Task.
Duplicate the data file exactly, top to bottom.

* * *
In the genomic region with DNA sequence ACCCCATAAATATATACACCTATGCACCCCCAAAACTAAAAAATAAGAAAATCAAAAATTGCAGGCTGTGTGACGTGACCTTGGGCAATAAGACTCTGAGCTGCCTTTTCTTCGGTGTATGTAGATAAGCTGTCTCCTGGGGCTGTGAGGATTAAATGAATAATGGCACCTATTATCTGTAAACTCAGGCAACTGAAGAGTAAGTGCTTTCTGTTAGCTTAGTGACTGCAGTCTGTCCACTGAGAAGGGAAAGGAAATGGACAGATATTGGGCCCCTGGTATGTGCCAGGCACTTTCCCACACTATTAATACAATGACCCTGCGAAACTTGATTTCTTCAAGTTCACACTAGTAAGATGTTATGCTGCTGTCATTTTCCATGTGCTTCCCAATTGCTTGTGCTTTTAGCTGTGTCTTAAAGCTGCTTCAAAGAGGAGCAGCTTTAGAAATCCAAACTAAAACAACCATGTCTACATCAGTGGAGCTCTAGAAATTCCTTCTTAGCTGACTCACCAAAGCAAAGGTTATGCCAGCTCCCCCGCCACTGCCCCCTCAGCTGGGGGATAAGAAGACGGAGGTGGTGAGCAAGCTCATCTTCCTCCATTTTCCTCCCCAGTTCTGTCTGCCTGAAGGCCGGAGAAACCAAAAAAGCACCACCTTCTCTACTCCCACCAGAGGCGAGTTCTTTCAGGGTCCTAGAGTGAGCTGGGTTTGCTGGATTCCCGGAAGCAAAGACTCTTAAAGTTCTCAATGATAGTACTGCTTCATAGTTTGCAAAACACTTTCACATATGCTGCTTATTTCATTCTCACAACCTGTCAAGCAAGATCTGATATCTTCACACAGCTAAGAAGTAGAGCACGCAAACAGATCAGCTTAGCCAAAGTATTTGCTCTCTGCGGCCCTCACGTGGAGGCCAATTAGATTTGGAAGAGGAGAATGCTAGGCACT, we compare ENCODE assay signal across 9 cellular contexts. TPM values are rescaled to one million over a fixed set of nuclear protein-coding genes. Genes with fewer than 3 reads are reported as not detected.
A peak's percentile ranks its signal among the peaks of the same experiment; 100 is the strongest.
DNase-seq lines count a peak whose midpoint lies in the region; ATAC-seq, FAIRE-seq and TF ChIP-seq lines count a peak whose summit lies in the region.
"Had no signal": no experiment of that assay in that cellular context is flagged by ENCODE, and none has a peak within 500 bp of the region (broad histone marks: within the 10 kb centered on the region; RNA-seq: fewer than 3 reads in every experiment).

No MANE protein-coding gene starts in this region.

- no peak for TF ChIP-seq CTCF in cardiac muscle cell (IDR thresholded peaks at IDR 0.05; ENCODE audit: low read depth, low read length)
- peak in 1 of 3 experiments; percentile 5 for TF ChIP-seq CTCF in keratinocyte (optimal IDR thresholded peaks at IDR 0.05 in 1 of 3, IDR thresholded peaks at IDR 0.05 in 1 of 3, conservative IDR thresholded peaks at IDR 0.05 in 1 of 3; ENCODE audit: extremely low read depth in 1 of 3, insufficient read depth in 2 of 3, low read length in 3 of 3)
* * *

In the genomic region with DNA sequence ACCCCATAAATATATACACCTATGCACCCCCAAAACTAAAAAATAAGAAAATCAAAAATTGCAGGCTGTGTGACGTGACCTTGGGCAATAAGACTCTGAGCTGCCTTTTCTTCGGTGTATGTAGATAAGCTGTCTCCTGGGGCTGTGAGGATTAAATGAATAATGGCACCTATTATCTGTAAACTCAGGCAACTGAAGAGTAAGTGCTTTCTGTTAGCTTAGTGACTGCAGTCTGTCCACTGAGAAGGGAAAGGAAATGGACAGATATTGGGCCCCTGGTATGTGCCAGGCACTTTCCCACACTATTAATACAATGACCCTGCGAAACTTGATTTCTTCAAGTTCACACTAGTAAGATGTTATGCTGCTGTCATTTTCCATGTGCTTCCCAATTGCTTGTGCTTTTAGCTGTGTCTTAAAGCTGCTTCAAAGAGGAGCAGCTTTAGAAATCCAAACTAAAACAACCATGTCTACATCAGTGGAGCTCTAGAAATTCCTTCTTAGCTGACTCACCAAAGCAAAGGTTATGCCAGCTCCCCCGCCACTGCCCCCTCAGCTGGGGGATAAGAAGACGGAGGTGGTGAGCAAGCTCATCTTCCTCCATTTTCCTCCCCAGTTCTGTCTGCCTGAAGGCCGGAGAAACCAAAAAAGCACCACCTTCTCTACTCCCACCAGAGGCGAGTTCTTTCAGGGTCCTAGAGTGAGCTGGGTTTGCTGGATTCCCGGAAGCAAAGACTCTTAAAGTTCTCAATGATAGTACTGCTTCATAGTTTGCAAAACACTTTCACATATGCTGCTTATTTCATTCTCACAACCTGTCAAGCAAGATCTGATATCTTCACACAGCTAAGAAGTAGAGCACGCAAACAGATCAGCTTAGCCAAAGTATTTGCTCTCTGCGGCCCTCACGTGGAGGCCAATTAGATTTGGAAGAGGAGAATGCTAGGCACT, we compare ENCODE assay signal across 9 cellular contexts. TPM values are rescaled to one million over a fixed set of nuclear protein-coding genes. Genes with fewer than 3 reads are reported as not detected.
A peak's percentile ranks its signal among the peaks of the same experiment; 100 is the strongest.
DNase-seq lines count a peak whose midpoint lies in the region; ATAC-seq, FAIRE-seq and TF ChIP-seq lines count a peak whose summit lies in the region.
"Had no signal": no experiment of that assay in that cellular context is flagged by ENCODE, and none has a peak within 500 bp of the region (broad histone marks: within the 10 kb centered on the region; RNA-seq: fewer than 3 reads in every experiment).

No MANE protein-coding gene starts in this region.

- no peak for TF ChIP-seq CTCF in cardiac muscle cell (IDR thresholded peaks at IDR 0.05; ENCODE audit: low read depth, low read length)
- peak in 1 of 3 experiments; percentile 5 for TF ChIP-seq CTCF in keratinocyte (optimal IDR thresholded peaks at IDR 0.05 in 1 of 3, IDR thresholded peaks at IDR 0.05 in 1 of 3, conservative IDR thresholded peaks at IDR 0.05 in 1 of 3; ENCODE audit: extremely low read depth in 1 of 3, insufficient read depth in 2 of 3, low read length in 3 of 3)